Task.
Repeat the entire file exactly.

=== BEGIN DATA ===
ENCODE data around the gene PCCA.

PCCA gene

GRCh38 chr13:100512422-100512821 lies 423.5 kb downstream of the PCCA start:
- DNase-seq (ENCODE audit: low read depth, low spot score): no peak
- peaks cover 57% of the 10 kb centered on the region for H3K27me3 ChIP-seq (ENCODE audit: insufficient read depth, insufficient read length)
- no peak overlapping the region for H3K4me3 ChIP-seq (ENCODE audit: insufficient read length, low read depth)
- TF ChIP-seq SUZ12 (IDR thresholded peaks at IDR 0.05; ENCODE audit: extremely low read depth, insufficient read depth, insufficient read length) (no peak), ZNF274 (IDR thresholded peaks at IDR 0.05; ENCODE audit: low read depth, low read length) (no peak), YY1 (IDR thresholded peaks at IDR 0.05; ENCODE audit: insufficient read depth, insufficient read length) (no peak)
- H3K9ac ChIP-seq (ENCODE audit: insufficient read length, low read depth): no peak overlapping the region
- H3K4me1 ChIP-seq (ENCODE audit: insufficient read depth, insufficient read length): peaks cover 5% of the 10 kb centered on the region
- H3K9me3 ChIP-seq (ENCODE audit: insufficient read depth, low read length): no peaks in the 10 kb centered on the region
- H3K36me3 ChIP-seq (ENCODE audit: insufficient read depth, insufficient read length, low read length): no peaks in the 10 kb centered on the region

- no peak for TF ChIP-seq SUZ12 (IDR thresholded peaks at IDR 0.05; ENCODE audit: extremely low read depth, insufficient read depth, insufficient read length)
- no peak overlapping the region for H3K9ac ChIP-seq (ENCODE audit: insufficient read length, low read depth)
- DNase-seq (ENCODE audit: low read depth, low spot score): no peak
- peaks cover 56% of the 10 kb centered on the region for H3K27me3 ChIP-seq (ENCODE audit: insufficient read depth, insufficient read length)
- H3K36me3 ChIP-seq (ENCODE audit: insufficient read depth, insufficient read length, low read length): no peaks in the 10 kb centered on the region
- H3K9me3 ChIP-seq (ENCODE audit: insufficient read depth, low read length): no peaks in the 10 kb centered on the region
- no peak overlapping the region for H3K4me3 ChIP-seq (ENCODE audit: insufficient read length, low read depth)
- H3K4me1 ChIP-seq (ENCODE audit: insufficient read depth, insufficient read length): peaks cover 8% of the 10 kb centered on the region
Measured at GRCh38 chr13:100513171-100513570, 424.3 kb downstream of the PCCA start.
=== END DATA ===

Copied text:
ENCODE data around the gene PCCA.

PCCA gene

GRCh38 chr13:100512422-100512821 lies 423.5 kb downstream of the PCCA start:
- DNase-seq (ENCODE audit: low read depth, low spot score): no peak
- peaks cover 57% of the 10 kb centered on the region for H3K27me3 ChIP-seq (ENCODE audit: insufficient read depth, insufficient read length)
- no peak overlapping the region for H3K4me3 ChIP-seq (ENCODE audit: insufficient read length, low read depth)
- TF ChIP-seq SUZ12 (IDR thresholded peaks at IDR 0.05; ENCODE audit: extremely low read depth, insufficient read depth, insufficient read length) (no peak), ZNF274 (IDR thresholded peaks at IDR 0.05; ENCODE audit: low read depth, low read length) (no peak), YY1 (IDR thresholded peaks at IDR 0.05; ENCODE audit: insufficient read depth, insufficient read length) (no peak)
- H3K9ac ChIP-seq (ENCODE audit: insufficient read length, low read depth): no peak overlapping the region
- H3K4me1 ChIP-seq (ENCODE audit: insufficient read depth, insufficient read length): peaks cover 5% of the 10 kb centered on the region
- H3K9me3 ChIP-seq (ENCODE audit: insufficient read depth, low read length): no peaks in the 10 kb centered on the region
- H3K36me3 ChIP-seq (ENCODE audit: insufficient read depth, insufficient read length, low read length): no peaks in the 10 kb centered on the region

- no peak for TF ChIP-seq SUZ12 (IDR thresholded peaks at IDR 0.05; ENCODE audit: extremely low read depth, insufficient read depth, insufficient read length)
- no peak overlapping the region for H3K9ac ChIP-seq (ENCODE audit: insufficient read length, low read depth)
- DNase-seq (ENCODE audit: low read depth, low spot score): no peak
- peaks cover 56% of the 10 kb centered on the region for H3K27me3 ChIP-seq (ENCODE audit: insufficient read depth, insufficient read length)
- H3K36me3 ChIP-seq (ENCODE audit: insufficient read depth, insufficient read length, low read length): no peaks in the 10 kb centered on the region
- H3K9me3 ChIP-seq (ENCODE audit: insufficient read depth, low read length): no peaks in the 10 kb centered on the region
- no peak overlapping the region for H3K4me3 ChIP-seq (ENCODE audit: insufficient read length, low read depth)
- H3K4me1 ChIP-seq (ENCODE audit: insufficient read depth, insufficient read length): peaks cover 8% of the 10 kb centered on the region
Measured at GRCh38 chr13:100513171-100513570, 424.3 kb downstream of the PCCA start.